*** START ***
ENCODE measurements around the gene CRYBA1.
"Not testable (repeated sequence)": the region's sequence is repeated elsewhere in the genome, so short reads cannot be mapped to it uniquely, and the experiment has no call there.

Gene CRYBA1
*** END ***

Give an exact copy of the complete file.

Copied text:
ENCODE measurements around the gene CRYBA1.
"Not testable (repeated sequence)": the region's sequence is repeated elsewhere in the genome, so short reads cannot be mapped to it uniquely, and the experiment has no call there.

Gene CRYBA1